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The EU (European Union) has recently introduced new advance cargo security regulations called I.C.S. (Import Control System) as of 01/01/2011.

I.C.S. is phase 1 of A.I.S (Automated Imports System). A.I.S. is the vision of the EU, a 10 year plan, to provide full electronic customs procedures to all member states through a mixture of technical and legal systems. This is better known as M.A.S.P, (Multi Annual Strategic Plan).

The key principles of ICS dictate that all cargo arriving into the EU (all 27 member states) will be subject to security and safety checks 24 hours prior to loading at the origin port. The transmission of information from origin to the EU will be the responsibility of the carriers with assistance from freight forwarders through an electronic message (called an ENS). The ENS will transmit to the customs authorities in the first port of call within the EU. (For example, a vessel sailing from Shanghai and calling first at Le Havre, France will be transmitting manifest information to french customs authorities for clearance to load for all cargo regardless of the final destination). Customs authorities will then use common safety and security profiles to conduct risk assessments on all shipments and then decide on an intervention or other means of checking cargo. They will also transmit information to other customs authorities in member states where cargo is due to offload.

The ENS is required irrespective of the final destination of the cargo and can be considered as follows;

  • Cargo imported into the EU.
  • Cargo discharged in an EU port for transit via rail or truck to a non EU destination.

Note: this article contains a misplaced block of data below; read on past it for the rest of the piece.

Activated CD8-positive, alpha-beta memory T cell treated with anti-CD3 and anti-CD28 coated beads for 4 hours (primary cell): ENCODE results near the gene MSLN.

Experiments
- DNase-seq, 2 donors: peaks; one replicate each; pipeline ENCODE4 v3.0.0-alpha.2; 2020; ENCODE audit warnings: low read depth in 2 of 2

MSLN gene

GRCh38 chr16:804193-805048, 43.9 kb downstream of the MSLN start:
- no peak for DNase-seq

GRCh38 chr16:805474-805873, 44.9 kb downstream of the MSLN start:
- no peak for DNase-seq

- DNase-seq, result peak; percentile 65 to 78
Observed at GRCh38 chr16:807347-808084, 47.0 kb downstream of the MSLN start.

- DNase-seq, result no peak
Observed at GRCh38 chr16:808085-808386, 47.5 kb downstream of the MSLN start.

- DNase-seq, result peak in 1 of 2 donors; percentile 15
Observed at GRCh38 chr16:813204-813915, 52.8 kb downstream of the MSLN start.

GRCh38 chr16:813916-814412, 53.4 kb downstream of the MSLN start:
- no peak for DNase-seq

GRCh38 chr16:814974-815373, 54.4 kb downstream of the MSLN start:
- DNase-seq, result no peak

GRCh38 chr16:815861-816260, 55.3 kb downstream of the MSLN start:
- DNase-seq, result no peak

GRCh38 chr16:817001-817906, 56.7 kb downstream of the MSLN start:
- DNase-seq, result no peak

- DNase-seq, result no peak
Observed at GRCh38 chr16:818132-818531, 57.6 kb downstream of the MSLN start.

• Cargo transhipped in an EU port for reloading on to another vessel for transport to a non EU destination.
  • Cargo remaining on board a vessel during port rotations within the EU but with a destination outside the EU.

An ENS contains data elements necessary for customs to risk assess cargo. An incomplete ENS will result in a rejection and potential refusal to allow the cargo to be loaded on board a vessel. This may also result in penalties and fines, therefore it is imperative that we all work together to ensure that we are in a position to provide every bit of information needed to prevent an occurrence of a “do not load” order.

The required data for the ENS message is taken from the carrier’s master bill of lading on the basis of information provided at the time of booking. These include the following;

  • Name of shipper (EORI number if available)
  • Name of consignee (EORI number if available)
  • Notify party
  • 6 digit HS code
  • Type of packages
  • Shipping marks
  • Container number
  • Seal number
  • Gross mass in kilograms
  • UN code for hazardous goods
  • Terms of sale
  • Method of payment of transport charges

ICS is the first step in a far reaching EU policy to increase security and safety throughout the supply chain and fully modernise and harmonise the customs role in cargo movement within the member states. We realise that the above introduction to ICS gives only a brief summary of what is to come but we are fully committed to working with you to provide answers to your questions and solutions to your cargo needs.

Please do not hesitate to call your local Davies Turner office if you require further information.

Davies Turner & Co Ltd
January 2011

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